Though the lengthy affair does have some overlap, such a clips of his songs being played/broke on WRIU FM, and what feels like reworkings throughout the tracklist, there are some gems. Staying heavily thematic throughout, the project is a really complex blend of styles and intriguing writing elements. The delivery, however, is eclectic in nature ranging from easy to follow, to what borders on slam poetry, to distorted and obscured to the point that dissecting becomes a bit labored of an experience.

 
The songs that are more straightforward — concerning its approach and flow — like all three parts of “Do U,” “Shroomz,” and “Global Economics” all (tbh) show Hefe at his best. Even if you disagree, you can’t argue it’s his most approachable. His wordplay and content are all fascinating stuff; peep the bars on “Global Economics,” and even the really dope “Lemon Yellow Sun.” It has this KRS-esque level of actual knowledge injected. We’re talking like keep Wikipedia open and get lost in research type bars. “Truth 2 Be” is another excellent example.

 
“Bravo Tango” is a big record we found ourselves revisiting a few times; what stands out is his cadence, which seems like a warm blend of Madchild and Vinnie Paz, that hugs beats and ride them like Cadillac with the top down on a warm LA night.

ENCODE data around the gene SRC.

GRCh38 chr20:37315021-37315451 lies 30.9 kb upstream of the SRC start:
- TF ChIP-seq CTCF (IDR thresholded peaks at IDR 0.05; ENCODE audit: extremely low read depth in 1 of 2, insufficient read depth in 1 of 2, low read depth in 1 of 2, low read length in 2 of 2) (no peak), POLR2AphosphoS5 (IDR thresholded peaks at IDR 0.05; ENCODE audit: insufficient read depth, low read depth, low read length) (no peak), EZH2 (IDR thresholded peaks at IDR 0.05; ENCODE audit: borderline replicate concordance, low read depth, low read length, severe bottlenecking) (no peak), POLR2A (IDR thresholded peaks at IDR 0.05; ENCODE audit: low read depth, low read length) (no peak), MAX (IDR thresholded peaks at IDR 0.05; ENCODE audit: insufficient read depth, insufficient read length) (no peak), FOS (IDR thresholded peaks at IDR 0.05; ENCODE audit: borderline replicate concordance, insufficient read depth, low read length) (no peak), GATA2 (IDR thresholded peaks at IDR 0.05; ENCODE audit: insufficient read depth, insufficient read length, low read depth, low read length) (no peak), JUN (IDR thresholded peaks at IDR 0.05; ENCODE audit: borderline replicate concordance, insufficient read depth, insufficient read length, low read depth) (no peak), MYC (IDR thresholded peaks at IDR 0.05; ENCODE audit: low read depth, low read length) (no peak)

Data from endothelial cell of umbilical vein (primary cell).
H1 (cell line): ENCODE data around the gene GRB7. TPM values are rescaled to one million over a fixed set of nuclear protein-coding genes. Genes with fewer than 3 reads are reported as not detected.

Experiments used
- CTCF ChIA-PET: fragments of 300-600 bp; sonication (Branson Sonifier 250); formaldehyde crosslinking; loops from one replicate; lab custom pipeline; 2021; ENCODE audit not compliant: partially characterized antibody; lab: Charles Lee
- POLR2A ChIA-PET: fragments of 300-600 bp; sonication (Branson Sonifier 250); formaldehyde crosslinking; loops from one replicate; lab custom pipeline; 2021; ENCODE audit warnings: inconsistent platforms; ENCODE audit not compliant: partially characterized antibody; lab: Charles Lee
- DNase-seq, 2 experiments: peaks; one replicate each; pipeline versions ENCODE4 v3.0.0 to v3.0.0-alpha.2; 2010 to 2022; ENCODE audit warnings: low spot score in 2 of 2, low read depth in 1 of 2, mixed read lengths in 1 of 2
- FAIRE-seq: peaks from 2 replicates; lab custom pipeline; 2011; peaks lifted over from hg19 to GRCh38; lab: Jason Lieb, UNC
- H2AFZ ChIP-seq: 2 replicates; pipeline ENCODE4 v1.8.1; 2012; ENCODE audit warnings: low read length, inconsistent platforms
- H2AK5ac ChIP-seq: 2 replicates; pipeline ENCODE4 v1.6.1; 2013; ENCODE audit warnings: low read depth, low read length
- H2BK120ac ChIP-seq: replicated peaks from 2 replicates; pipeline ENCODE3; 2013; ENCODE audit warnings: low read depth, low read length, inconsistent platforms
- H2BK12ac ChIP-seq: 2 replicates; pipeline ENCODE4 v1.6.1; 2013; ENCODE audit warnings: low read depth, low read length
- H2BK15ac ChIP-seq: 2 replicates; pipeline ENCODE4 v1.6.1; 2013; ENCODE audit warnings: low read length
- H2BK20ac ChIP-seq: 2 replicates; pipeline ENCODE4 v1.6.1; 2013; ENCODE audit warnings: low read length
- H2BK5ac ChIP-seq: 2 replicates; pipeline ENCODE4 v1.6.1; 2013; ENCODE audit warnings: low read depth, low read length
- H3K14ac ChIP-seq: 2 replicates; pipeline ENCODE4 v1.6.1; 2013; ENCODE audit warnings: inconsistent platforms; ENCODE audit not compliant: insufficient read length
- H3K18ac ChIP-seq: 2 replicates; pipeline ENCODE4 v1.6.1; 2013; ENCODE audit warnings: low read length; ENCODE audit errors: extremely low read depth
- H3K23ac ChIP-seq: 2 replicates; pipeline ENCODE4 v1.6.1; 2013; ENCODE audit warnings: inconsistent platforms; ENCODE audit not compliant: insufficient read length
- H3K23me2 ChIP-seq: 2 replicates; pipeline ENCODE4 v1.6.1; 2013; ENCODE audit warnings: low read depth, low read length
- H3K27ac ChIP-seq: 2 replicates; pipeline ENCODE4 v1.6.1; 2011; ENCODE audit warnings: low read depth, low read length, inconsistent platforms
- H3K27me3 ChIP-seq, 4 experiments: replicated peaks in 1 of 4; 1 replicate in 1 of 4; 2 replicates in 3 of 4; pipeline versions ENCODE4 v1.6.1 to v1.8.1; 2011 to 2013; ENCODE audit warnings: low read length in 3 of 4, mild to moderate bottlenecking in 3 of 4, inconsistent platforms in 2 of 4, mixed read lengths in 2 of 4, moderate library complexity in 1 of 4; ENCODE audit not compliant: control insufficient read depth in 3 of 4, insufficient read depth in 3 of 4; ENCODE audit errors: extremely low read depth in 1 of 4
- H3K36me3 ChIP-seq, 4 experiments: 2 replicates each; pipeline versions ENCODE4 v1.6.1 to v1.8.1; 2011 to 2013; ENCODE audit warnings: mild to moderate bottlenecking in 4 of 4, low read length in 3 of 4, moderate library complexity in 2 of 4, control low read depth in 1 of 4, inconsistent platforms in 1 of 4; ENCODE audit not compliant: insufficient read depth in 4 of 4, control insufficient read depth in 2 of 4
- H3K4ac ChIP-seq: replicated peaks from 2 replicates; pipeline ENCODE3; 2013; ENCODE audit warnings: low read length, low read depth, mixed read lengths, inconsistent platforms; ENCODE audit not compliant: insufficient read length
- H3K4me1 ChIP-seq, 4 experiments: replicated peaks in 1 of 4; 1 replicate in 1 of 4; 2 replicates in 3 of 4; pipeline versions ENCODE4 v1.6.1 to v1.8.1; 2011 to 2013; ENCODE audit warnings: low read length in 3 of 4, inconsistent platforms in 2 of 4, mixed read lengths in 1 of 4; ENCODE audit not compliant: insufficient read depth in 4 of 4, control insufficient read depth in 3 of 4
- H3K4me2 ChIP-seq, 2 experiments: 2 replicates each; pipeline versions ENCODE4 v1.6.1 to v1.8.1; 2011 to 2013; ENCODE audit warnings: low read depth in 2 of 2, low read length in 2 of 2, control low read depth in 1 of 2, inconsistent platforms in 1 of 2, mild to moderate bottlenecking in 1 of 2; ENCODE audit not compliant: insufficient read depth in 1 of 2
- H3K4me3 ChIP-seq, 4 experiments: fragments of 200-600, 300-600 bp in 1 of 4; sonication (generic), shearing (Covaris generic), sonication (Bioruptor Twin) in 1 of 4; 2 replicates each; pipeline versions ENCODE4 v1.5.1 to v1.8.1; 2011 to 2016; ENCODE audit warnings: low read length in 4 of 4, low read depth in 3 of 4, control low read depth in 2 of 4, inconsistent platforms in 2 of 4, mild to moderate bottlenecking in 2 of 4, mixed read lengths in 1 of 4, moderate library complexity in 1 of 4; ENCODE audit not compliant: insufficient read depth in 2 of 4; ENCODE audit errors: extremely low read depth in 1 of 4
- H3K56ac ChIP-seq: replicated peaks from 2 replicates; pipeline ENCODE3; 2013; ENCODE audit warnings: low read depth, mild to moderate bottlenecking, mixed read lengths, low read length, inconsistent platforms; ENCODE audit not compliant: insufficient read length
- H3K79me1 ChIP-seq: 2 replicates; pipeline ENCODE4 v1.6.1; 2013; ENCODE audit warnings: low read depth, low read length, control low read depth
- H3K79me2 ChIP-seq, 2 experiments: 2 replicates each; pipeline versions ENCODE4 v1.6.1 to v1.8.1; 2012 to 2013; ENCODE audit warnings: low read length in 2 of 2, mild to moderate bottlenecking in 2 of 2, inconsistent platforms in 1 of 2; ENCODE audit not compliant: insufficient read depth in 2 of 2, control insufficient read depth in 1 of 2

He takes on this alternate persona throughout the collection of music of 27 Savage, which he unleashes on songs like “Rap-tilian,” “The Awakening.” While ok in doses, the raspy almost whispery flow does make the potency of some of his bars harder to follow. The same issue presents itself when his instrumental choices become more abstract on songs like “Alien Sky,” with it’s glitchy slightly off/beat delivery that is still contextually strong, but a more frustrating listen.

“On all the conspiracy theory tracks my goal was to try a new poetic device, metaphors, allegories, iambic pentåmeter, and golden and silver lines,” he tells us. “I wanted to try a new poetic device out of my comfort zone.”

As he explains, he used the William S Burroughs cut n paste technique on all his songs that deal with conspiracy theories. It’s this deep level of thought that went into the project that definitely necessitates the need for some context to accompany it, as the behind the scenes details often get lost during musical experiments. Much in the same way, it may be hard for a consumer to wrap their minds around the cost associated with wallpaper that is hand printed, as it closely resembles manufactured work for a fraction of the cost.

That though should never be a deterrent for a true artist, and this collection has this niche feeling to it — Hefe’s artistic merit shines through, like that of an MF DOOM offshoot project like Viktor Vaughn.